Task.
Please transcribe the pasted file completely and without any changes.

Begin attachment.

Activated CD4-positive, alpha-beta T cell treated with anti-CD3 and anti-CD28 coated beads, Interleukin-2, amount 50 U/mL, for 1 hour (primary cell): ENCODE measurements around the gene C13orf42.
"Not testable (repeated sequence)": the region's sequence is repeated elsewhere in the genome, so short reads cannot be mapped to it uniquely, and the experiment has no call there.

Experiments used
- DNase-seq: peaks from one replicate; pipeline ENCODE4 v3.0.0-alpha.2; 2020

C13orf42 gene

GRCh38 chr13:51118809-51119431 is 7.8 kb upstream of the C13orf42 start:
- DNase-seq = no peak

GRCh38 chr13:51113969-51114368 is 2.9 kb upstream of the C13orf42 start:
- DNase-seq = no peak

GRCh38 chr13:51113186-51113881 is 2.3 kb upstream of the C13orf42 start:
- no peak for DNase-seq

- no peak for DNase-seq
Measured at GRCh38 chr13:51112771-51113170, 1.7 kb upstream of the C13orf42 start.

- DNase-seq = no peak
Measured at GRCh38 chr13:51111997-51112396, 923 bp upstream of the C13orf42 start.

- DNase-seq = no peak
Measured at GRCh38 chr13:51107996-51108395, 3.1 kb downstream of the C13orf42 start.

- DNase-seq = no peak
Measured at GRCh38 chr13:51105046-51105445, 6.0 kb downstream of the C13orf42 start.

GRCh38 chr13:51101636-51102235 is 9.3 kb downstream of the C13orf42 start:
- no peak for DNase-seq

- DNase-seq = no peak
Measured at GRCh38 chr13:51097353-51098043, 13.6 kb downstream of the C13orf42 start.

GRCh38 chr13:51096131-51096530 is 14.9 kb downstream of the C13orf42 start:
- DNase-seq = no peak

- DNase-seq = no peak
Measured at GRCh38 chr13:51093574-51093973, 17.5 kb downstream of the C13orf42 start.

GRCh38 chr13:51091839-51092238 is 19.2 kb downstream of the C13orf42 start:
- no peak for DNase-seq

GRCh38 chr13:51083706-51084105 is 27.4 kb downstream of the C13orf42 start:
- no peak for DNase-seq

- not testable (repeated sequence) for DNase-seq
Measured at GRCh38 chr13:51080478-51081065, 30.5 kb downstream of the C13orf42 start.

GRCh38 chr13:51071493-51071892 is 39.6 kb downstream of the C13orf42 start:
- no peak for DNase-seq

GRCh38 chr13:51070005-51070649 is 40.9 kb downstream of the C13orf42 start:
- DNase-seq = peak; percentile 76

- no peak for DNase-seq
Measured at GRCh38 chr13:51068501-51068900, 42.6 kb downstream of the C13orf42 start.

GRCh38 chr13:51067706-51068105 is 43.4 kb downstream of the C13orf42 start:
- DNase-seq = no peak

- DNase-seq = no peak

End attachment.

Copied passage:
Activated CD4-positive, alpha-beta T cell treated with anti-CD3 and anti-CD28 coated beads, Interleukin-2, amount 50 U/mL, for 1 hour (primary cell): ENCODE measurements around the gene C13orf42.
"Not testable (repeated sequence)": the region's sequence is repeated elsewhere in the genome, so short reads cannot be mapped to it uniquely, and the experiment has no call there.

Experiments used
- DNase-seq: peaks from one replicate; pipeline ENCODE4 v3.0.0-alpha.2; 2020

C13orf42 gene

GRCh38 chr13:51118809-51119431 is 7.8 kb upstream of the C13orf42 start:
- DNase-seq = no peak

GRCh38 chr13:51113969-51114368 is 2.9 kb upstream of the C13orf42 start:
- DNase-seq = no peak

GRCh38 chr13:51113186-51113881 is 2.3 kb upstream of the C13orf42 start:
- no peak for DNase-seq

- no peak for DNase-seq
Measured at GRCh38 chr13:51112771-51113170, 1.7 kb upstream of the C13orf42 start.

- DNase-seq = no peak
Measured at GRCh38 chr13:51111997-51112396, 923 bp upstream of the C13orf42 start.

- DNase-seq = no peak
Measured at GRCh38 chr13:51107996-51108395, 3.1 kb downstream of the C13orf42 start.

- DNase-seq = no peak
Measured at GRCh38 chr13:51105046-51105445, 6.0 kb downstream of the C13orf42 start.

GRCh38 chr13:51101636-51102235 is 9.3 kb downstream of the C13orf42 start:
- no peak for DNase-seq

- DNase-seq = no peak
Measured at GRCh38 chr13:51097353-51098043, 13.6 kb downstream of the C13orf42 start.

GRCh38 chr13:51096131-51096530 is 14.9 kb downstream of the C13orf42 start:
- DNase-seq = no peak

- DNase-seq = no peak
Measured at GRCh38 chr13:51093574-51093973, 17.5 kb downstream of the C13orf42 start.

GRCh38 chr13:51091839-51092238 is 19.2 kb downstream of the C13orf42 start:
- no peak for DNase-seq

GRCh38 chr13:51083706-51084105 is 27.4 kb downstream of the C13orf42 start:
- no peak for DNase-seq

- not testable (repeated sequence) for DNase-seq
Measured at GRCh38 chr13:51080478-51081065, 30.5 kb downstream of the C13orf42 start.

GRCh38 chr13:51071493-51071892 is 39.6 kb downstream of the C13orf42 start:
- no peak for DNase-seq

GRCh38 chr13:51070005-51070649 is 40.9 kb downstream of the C13orf42 start:
- DNase-seq = peak; percentile 76

- no peak for DNase-seq
Measured at GRCh38 chr13:51068501-51068900, 42.6 kb downstream of the C13orf42 start.

GRCh38 chr13:51067706-51068105 is 43.4 kb downstream of the C13orf42 start:
- DNase-seq = no peak

- DNase-seq = no peak